Fort Worth, Quincy seek affirmation on church’s ‘hierarchical character’
Request relates to court filings in property litigation
By Mary Frances Schjonberg[Episcopal News Service – Indianapolis] Episcopal Church Diocese of Quincy Provisional Bishop John Buchanan and Fort Worth Provisional Bishop Wallis Ohl want the House of Bishops to “set the record on the polity of this church regarding its hierarchical character.”
Buchanan and Ohl wrote to Presiding Bishop Katharine Jefferts Schori July 5 to make the request and the House of Bishops discussed their letter during a closed session here July 6. The house is due to continue that discussion at the beginning of their afternoon legislative session July 7, Buchanan and Ohl told Episcopal News Service in an interview after the house recessed.
In their letter Buchanan and Ohl detail four ways in which they say nine bishops made false claims about the nature of Episcopal Church governance in two court filings concerning property litigation in Fort Worth and Quincy. They say those claims “aid and comfort breakaway factions” who want to cripple the church by taking title and control of the church’s real and personal property.
“This is not a matter of a few unhappy bishops stating their personal views on church polity,” Buchanan and Ohl wrote in their letter. “They each affirmatively and officially acted by injecting themselves, intentionally and without invitation from the bishops exercising jurisdiction, into local litigation, opposing this church and sister dioceses on core ecclesiastical issues regarding the very identity of other dioceses.”
The exact process of how the House of Bishops might respond to the request from Buchanan and Ohl is still being discussed, but Buchanan said he hoped the House of Deputies would “observe our concern about this” and consider responding as well.
Bishop Clayton Mathews, who heads the church’s Office of Pastoral Development, e-mailed two groups of bishops in late June to tell them that he had received complaints against them and that “in the next few weeks” he would begin the disciplinary process as called for in Title IV.6.3-4 of the canons of the Episcopal Church. Matthews also serves as the “intake officer” (the person designated to receive complaints alleging offense) for the church’s Disciplinary Board for Bishops, a body called for in Canon 17 of Title IV. He was appointed the Title IV position by Presiding Bishop Katharine Jefferts Schori.
One of the Title IV complaints concerns the fact that seven bishops endorsed an amicus curiae or “friend of the court” brief prepared by the Anglican Communion Institute, Inc. in the pending appeal of a court ruling involving the Diocese of Fort Worth and the bishop, clergy and laity who broke away from that diocese in November 2008.
Tarrant County District Court Judge John Chupp said that because he found that the Episcopal Church’s governance is hierarchical in nature “the court follows Texas precedent governing hierarchical church property disputes, which holds that in the event of a dispute among its members, a constituent part of a hierarchical church consists of those individuals remaining loyal to the hierarchical church body.”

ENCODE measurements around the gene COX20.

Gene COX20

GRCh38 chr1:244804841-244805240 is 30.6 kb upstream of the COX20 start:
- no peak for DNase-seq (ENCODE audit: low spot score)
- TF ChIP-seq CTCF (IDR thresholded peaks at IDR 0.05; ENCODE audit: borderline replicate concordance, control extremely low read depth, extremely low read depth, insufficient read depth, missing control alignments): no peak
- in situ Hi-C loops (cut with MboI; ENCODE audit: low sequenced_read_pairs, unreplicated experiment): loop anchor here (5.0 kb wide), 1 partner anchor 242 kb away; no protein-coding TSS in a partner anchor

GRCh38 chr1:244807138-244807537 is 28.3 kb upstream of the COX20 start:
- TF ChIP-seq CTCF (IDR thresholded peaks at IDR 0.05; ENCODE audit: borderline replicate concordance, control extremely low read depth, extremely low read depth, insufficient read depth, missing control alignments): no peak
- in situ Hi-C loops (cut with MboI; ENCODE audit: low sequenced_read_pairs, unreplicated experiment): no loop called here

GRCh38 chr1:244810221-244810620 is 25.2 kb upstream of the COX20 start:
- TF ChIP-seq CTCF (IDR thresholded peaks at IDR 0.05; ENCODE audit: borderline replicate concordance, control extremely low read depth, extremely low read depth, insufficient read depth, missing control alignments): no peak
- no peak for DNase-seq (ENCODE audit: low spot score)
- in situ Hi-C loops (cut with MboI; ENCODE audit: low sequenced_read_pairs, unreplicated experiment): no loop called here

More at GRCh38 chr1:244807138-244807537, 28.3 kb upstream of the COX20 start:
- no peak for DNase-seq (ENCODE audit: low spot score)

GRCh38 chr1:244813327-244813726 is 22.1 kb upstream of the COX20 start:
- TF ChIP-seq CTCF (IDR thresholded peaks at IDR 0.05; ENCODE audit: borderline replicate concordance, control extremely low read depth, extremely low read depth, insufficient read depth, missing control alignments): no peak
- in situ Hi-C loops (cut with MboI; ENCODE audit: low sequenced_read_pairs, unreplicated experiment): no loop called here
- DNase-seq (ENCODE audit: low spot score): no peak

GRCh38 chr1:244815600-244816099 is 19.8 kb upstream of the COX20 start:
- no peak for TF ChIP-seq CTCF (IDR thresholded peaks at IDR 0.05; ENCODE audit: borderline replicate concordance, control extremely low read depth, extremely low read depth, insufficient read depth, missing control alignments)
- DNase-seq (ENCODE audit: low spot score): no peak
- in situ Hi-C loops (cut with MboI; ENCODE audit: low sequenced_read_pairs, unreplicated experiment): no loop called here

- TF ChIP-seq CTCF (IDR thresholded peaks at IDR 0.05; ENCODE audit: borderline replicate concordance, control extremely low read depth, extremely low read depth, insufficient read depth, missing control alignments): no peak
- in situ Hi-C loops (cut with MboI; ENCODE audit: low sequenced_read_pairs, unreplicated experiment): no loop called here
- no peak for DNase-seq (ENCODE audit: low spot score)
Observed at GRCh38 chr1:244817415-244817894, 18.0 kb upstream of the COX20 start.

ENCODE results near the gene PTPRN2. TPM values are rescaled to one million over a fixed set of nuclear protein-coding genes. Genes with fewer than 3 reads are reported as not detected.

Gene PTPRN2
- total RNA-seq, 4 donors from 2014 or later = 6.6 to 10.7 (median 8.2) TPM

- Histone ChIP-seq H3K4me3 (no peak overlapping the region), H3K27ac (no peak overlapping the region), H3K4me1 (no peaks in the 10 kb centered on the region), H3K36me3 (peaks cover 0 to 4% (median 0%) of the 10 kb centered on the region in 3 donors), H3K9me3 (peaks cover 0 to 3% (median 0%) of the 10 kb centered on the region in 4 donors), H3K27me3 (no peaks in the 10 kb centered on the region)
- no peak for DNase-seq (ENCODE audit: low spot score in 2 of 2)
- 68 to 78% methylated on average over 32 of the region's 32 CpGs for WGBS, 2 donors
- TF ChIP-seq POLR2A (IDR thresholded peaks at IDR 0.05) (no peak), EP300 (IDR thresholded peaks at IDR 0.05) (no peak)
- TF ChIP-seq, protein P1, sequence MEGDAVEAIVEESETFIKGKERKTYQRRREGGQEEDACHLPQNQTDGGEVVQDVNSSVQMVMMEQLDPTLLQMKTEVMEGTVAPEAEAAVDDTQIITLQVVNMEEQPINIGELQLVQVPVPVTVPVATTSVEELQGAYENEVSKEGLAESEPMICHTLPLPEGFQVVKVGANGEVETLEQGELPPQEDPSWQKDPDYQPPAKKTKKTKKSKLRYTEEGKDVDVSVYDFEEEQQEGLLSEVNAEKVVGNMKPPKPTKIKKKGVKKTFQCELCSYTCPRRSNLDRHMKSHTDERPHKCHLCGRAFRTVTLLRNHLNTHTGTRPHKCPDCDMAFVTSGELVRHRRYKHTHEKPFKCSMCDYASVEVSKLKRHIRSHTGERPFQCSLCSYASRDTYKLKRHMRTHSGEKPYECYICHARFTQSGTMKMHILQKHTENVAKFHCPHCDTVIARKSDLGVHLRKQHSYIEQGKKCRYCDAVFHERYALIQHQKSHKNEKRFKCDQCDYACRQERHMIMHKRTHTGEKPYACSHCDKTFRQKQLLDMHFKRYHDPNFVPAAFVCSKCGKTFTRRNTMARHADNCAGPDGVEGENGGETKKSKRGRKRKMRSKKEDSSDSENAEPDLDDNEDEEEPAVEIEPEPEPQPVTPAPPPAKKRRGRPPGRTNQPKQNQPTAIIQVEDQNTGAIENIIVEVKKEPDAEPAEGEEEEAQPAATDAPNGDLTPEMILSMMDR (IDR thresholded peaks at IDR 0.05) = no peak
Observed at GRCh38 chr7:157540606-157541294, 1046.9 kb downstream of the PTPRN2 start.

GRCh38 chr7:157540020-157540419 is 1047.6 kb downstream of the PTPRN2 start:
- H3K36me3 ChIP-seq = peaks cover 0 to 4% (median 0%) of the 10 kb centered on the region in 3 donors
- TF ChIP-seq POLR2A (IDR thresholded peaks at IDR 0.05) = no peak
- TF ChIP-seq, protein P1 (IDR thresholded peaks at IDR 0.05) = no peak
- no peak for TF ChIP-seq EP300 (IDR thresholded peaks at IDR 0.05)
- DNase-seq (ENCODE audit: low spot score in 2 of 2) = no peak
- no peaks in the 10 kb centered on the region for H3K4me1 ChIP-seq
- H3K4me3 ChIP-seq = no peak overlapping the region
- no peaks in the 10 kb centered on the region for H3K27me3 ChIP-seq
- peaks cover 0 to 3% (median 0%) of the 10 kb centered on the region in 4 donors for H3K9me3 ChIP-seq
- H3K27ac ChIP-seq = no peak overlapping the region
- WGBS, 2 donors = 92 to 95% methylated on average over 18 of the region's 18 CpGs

Those named in the Fort Worth complaint challenged the judge’s determination that the church’s governance is hierarchical. The bishops involved are retired Diocese of Texas Bishop Maurice M. Benitez, retired Diocese of Central Florida Bishop John W. Howe, Diocese of Dallas Bishop Suffragan Paul E. Lambert, Diocese of Albany Bishop William H. Love, Diocese of Western Louisiana Bishop D. Bruce MacPherson, Diocese of Springfield Bishop Daniel H. Martins, and Diocese of Dallas Bishop James M. Stanton.
MacPherson is also named in the other complaint, along with retired Diocese of South Carolina Bishop Edward L. Salmon, Jr. and retired Diocese of Springfield Bishop Peter H. Beckwith. Matthews e-mailed them to say that a complaint has been received against them because they signed affidavits opposing to a motion for summary judgment made by representatives of the Diocese of Quincy and the Episcopal Church in the fall of 2011 to secure diocesan financial assets from a group that broke from the diocese in November 2008.
For Ohl, the first goal of the request “is to bring some reconciliation into the House of Bishops” because the fact that the bishops acted as they did without at least informing either him or Buchanan was “a violation of the norms of our house.”
The other goal is to “give some indication to the people in the dioceses of Quincy and Fort Worth that they have the support of the House of Bishops,” he said.
The two bishops, Buchanan said, hope for “a message to the world in general about our view of the polity of this church, and the reason that would be helpful is that the view of polity of this church that others have presented is, in my opinion, erroneous.”
“The church has been wonderful to us in many, many different ways, but this process has been dragging on since November 2008 and anything that would hasten the process would be viewed as positive for us,” he added, noting that one member of his diocese asked him “when is this nightmare going to be over.”
While Buchanan said he has not had a conversation with any of the three bishops who signed the Quincy affidavit, Ohl said he spoke with two of the bishops who supported the Fort Worth amicus brief and a third has “acted as if nothing had happened.” He has not spoken to two other signers who are here. The remaining two are not at General Convention, according to Ohl.
Ohl would not discuss in detail his conversation with the two bishops, however, he did say that “I think some reconciliation took place.”
The original article was published on ENS.